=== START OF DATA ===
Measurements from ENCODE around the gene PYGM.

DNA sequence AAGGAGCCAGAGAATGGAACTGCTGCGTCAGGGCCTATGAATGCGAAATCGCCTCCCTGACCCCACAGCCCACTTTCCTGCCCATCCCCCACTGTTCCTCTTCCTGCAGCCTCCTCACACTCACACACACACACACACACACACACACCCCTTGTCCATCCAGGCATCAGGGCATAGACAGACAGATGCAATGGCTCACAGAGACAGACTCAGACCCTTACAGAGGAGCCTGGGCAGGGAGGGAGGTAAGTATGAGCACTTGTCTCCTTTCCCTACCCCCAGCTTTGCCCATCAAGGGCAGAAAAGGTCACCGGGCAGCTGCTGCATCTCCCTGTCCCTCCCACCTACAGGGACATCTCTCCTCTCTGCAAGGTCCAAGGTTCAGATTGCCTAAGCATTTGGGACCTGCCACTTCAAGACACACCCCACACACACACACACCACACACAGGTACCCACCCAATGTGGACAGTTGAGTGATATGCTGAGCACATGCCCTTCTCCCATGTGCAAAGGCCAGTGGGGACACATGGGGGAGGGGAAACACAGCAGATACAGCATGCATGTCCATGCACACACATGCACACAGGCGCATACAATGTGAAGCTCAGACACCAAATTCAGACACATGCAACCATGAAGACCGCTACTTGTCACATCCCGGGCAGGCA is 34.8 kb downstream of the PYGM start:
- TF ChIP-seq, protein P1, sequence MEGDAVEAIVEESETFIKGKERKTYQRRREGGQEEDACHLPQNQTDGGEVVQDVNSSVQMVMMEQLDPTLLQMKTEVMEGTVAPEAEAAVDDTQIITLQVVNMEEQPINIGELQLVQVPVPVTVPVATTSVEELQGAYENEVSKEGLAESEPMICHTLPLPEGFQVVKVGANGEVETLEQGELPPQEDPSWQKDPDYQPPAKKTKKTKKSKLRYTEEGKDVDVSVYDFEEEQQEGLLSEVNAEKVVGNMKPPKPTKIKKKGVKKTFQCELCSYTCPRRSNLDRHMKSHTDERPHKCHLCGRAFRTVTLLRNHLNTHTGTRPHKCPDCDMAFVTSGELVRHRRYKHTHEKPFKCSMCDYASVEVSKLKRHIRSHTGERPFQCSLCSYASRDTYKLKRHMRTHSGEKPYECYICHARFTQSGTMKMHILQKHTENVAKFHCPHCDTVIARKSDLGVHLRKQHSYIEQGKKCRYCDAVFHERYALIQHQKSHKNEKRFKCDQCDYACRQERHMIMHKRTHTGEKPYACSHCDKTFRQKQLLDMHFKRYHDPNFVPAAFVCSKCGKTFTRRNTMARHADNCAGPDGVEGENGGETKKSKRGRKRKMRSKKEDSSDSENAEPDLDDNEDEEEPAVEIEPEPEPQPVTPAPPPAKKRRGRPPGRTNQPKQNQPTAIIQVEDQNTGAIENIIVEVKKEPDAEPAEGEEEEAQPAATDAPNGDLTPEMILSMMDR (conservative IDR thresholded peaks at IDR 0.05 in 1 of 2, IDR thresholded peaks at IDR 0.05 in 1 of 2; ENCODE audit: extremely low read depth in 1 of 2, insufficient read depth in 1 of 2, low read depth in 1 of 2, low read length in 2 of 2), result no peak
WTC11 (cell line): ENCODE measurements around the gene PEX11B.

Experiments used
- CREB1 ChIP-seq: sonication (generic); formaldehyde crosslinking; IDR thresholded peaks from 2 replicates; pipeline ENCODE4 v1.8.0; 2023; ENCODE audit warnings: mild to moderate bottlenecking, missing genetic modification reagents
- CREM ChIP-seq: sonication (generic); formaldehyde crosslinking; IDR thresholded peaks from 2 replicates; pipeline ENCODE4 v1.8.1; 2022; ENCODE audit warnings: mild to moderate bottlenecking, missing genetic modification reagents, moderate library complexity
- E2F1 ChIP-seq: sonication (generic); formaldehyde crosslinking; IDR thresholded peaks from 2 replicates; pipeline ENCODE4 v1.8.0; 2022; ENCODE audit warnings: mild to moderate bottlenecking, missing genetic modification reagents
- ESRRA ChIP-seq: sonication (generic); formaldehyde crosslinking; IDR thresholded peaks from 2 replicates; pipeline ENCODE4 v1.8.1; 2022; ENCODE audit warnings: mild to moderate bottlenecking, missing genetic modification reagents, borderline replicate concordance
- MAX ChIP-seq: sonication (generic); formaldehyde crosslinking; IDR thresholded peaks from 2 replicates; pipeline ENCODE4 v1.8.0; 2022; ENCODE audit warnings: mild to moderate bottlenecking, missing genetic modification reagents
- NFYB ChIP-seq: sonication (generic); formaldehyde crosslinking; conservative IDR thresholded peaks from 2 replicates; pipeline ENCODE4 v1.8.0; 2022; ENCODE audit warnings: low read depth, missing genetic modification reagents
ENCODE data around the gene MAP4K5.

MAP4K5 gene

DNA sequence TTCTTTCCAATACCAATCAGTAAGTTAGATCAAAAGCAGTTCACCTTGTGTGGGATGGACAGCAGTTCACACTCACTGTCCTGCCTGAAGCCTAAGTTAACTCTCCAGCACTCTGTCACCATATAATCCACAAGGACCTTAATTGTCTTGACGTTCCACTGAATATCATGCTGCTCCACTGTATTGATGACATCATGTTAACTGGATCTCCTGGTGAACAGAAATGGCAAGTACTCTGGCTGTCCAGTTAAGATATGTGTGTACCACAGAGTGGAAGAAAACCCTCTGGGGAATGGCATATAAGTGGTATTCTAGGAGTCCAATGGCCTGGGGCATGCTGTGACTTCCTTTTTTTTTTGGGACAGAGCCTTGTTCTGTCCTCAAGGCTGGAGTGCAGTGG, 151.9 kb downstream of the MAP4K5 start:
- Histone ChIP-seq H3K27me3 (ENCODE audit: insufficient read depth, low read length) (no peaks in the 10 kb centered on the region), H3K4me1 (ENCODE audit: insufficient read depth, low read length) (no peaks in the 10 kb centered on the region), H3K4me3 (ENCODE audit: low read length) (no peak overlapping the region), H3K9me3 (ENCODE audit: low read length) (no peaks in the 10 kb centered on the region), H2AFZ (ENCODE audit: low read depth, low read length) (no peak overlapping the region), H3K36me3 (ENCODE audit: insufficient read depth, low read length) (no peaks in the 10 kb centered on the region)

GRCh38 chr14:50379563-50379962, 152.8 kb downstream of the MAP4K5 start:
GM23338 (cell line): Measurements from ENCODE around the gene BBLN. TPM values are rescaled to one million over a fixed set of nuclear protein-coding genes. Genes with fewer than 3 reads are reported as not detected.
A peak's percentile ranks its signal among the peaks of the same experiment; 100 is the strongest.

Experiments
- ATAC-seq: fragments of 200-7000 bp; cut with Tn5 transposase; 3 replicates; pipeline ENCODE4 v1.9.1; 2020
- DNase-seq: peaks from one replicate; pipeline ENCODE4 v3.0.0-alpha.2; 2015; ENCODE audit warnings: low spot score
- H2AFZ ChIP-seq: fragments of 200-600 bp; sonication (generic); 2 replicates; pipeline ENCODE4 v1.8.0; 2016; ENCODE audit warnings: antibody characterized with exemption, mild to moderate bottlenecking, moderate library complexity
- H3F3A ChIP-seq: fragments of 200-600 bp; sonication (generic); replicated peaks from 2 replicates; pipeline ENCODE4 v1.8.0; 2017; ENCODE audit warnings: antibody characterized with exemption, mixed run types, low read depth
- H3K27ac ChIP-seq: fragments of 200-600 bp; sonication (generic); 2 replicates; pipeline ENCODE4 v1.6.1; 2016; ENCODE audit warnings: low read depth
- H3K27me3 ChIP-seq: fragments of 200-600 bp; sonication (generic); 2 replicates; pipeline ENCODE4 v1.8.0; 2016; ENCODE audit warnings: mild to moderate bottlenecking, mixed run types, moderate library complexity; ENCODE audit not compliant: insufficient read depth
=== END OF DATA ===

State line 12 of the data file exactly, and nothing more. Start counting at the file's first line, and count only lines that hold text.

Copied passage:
ENCODE data around the gene MAP4K5.